The news today tells me that baby sleep positioners have been declared unsafe by the FDA, and have consequently been withdrawn from sale by most trusted retailers, John Lewis being one. It’s no longer relevant to me, as a mother of two older children, but I’m going to tell you why I think it’s not a simple decision to make for so many parents.
My baby was three weeks old when she nearly died. She was asleep in her rocker, one of those which lie flat – we’d taken all the advice about keeping a newborn safe, to the point that we were chilly with our thermostat set to 18 degrees. Your baby’s life is the most important thing, right?
I was sat right next to her, eating dinner with my husband and my mother, who was visiting. I don’t know what made me look down to my child when I did, but as I looked, I could see that her mouth was full of the curdled lumps of partially digested milk. She had ‘posseted’ in her sleep, though we later learned that she had reflux, a painful condition which caused her to bring up large quantities of her feed.
I went to lift my daughter out of her rocker, and as I did so, her eyes flew open wide, and she was clearly distressed. What happened next probably took mere minutes, but it felt like a lifetime. Her face turned red, and I realised she was choking on the lump of milk in her throat. I held her as my husband whacked her on the back so hard I thought she might break. It didn’t work. She turned purple. Her eyes were bulging. I screamed at him to call an ambulance. I was certain we would lose her in the most terrifying way.
I will always be thankful that my mum was there that day. She yelled at me to turn my baby upside down, and without thinking, I did. And just like that, the blockage came away, and she could breathe again.
The ambulance arrived and took us to hospital, where we stayed for three nights while they monitored my child, and eventually diagnosed her with reflux. The nurses tilted the head of her cot, and rolled up a blanket to position her so she wouldn’t roll down to the bottom. They hooked her leg into it, so she was angled on her side. It would make her less likely to bring up her feed, they said. If she did, being on her side would allow the milk to spill out of her mouth, instead of blocking her airways.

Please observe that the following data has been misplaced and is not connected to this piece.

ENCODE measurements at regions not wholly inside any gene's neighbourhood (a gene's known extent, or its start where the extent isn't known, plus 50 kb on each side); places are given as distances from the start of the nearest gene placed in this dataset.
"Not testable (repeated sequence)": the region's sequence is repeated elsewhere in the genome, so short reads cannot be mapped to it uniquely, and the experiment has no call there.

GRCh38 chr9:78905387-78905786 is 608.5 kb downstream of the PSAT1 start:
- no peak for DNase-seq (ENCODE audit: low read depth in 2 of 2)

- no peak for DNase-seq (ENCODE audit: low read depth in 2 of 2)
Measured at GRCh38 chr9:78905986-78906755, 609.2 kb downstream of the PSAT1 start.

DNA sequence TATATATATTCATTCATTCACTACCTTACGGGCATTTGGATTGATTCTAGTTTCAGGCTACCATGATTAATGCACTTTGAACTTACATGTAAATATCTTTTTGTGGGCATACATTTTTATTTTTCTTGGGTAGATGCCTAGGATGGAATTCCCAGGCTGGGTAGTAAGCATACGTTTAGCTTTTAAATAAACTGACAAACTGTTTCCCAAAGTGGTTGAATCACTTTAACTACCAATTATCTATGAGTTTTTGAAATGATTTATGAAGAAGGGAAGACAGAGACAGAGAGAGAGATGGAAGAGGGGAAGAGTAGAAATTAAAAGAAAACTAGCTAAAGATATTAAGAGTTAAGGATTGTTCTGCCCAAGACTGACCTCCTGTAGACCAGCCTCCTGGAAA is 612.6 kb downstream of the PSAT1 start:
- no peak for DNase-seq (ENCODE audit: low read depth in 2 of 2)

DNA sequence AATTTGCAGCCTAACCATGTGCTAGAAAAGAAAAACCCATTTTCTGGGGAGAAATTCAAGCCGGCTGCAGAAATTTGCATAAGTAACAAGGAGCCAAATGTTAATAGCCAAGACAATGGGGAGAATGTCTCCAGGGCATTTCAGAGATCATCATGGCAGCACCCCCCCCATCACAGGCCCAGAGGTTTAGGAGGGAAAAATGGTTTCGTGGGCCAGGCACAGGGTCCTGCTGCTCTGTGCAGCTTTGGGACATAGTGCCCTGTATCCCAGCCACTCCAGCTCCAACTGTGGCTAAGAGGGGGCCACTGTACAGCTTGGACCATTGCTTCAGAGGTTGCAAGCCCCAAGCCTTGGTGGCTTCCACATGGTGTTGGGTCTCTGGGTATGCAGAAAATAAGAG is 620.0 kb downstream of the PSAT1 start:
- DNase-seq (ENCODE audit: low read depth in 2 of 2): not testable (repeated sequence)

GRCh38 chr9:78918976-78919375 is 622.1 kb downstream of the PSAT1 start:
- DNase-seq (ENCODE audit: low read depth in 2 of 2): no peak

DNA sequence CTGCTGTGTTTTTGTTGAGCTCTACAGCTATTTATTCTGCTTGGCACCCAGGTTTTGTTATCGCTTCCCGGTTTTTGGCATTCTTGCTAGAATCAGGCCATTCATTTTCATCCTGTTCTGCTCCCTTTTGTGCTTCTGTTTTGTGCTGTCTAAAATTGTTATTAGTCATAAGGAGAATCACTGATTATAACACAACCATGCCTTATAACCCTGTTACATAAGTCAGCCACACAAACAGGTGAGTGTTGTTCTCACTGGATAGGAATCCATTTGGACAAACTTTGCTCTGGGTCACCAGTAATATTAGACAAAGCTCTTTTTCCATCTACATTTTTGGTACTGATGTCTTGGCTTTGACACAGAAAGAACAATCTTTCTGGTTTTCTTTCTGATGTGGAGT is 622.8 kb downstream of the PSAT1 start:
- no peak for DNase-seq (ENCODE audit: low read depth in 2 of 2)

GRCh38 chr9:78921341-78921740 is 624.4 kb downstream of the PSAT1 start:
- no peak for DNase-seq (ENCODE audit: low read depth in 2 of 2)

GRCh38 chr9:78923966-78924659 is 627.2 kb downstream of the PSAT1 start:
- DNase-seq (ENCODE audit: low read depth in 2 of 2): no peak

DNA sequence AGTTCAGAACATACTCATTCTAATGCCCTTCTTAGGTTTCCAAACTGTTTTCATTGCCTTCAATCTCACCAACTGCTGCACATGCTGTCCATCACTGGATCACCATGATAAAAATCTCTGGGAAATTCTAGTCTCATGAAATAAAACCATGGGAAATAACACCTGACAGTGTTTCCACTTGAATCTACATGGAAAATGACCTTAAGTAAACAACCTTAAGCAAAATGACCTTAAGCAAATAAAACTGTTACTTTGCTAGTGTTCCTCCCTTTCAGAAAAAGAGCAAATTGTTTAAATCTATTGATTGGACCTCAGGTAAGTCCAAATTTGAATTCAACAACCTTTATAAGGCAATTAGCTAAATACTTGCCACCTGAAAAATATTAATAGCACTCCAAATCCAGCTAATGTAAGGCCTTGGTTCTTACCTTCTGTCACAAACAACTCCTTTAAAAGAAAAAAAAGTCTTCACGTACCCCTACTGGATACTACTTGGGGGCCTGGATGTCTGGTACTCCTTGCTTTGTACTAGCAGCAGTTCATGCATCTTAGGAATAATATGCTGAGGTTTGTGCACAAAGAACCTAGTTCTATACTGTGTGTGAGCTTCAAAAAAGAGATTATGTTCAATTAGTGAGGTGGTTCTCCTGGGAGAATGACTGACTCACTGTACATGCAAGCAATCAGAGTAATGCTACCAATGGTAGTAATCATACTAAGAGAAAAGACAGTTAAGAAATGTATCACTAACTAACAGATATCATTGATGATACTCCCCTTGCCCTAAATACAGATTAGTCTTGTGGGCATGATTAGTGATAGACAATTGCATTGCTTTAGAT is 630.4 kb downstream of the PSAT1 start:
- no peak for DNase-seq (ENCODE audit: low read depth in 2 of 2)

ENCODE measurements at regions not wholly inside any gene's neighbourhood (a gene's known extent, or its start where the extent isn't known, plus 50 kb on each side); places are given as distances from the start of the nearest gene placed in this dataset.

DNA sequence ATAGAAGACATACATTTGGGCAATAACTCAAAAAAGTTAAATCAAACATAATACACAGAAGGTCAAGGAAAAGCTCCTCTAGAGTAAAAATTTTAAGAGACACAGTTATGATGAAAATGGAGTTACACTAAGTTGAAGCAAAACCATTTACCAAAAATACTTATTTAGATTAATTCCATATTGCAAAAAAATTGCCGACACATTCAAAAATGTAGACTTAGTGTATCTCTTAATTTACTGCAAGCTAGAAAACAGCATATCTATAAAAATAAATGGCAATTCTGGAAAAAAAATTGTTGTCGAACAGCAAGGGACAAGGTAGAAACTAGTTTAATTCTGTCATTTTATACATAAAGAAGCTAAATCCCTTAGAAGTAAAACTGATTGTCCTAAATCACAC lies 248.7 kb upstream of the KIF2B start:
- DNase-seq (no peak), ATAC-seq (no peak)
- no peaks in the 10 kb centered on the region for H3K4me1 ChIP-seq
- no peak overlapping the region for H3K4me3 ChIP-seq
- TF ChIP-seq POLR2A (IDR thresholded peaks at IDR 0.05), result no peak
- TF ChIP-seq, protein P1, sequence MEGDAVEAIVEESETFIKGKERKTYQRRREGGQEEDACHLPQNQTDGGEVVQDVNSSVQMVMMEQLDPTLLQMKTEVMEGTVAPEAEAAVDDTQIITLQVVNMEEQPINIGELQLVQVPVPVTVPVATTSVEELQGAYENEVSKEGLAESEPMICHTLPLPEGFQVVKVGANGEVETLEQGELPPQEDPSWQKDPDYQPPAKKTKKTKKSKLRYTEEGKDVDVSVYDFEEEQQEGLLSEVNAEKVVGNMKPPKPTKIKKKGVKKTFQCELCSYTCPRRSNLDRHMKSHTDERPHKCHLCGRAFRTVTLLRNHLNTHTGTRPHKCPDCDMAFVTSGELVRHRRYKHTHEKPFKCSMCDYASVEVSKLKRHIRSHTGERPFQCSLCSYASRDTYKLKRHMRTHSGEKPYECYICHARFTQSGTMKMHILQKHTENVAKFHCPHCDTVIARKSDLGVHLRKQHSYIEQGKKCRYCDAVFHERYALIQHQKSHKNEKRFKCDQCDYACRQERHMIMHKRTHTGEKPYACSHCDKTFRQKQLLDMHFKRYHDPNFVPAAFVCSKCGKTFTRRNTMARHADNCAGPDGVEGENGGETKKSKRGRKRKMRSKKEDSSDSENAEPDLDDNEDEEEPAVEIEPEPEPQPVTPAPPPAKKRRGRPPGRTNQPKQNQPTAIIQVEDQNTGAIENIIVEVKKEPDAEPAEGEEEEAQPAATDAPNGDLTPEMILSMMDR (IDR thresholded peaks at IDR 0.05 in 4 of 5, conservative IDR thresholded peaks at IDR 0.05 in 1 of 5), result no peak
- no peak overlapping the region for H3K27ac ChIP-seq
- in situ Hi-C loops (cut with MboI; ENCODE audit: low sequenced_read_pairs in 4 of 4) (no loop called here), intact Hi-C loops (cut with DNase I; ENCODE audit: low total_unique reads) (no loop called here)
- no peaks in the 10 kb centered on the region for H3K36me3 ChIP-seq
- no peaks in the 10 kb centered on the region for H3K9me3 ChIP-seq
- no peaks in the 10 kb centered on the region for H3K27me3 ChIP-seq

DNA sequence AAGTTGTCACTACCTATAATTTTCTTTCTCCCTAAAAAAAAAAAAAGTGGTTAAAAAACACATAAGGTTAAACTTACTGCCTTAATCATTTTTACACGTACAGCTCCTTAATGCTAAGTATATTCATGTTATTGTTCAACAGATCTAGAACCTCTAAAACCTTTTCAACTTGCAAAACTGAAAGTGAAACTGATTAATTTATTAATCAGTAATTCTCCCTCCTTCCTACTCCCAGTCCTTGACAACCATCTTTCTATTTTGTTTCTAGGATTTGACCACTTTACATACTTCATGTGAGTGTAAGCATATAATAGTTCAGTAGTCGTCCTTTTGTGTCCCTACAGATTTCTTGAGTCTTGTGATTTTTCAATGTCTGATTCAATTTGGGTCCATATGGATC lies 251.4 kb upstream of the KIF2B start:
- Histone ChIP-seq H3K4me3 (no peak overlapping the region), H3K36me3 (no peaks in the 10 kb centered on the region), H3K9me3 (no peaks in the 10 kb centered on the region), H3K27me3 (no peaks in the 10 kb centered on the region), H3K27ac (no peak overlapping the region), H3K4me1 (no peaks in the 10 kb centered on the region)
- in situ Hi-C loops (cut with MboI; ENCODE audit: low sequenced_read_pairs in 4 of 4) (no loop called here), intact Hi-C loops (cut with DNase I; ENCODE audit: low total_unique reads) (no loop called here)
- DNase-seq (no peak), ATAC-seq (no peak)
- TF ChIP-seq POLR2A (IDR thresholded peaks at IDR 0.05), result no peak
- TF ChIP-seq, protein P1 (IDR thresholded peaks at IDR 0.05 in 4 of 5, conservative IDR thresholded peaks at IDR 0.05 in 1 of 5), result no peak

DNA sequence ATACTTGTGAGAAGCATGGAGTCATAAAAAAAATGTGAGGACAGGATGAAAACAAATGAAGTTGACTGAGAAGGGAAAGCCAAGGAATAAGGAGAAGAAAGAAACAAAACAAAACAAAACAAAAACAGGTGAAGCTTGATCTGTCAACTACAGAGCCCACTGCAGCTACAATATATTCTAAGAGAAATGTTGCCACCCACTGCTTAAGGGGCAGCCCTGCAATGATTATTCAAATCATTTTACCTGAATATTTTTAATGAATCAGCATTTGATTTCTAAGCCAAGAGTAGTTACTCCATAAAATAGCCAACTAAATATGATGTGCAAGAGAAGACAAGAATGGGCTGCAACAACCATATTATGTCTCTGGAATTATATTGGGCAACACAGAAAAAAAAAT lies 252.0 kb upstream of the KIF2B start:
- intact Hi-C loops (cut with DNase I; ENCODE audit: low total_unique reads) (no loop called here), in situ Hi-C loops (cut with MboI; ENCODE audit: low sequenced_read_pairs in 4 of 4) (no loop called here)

For the next 6 months, until she was established on solid foods, she slept like this, with a baby sleep positioner just like those which have been declared unsafe today. For 6 months I lived with the fear that she might choke while I wasn’t watching, while I was asleep, and could do nothing to rescue her. Every morning there was regurgitated feed in her cot, by her mouth. I can’t say that that sleep positioner saved her life, but I feel very strongly that it did.
I’m not telling anyone to use a baby sleep positioner. But I do wonder what other recourse parents have when their babies suffer with reflux like this. Would I make the same decision today, having read the news? I think I would.
To put it into context, our consultant paediatrician told us to consider letting our baby sleep in her car seat, instead of a cot. I was horrified. All the advice told me that she needed to lie flat, to avoid damage to her back and neck. “That’s right,” said the consultant. “But you don’t have a perfect baby. Your baby has reflux, and right now that’s the priority, not her back.” She was right. I needed my baby alive. Other aspects of her health came further down the list.
But what do parents do when faced with a choice between possible death by choking, and possible death by accidental suffocation? It’s a choice I’m glad I’m not making today.
If you use a sleep positioner for your baby, what will you do now?
This post is just my personal debate. It is not intended as medical advice. Seek the advice of a qualified professional before making your own decisions.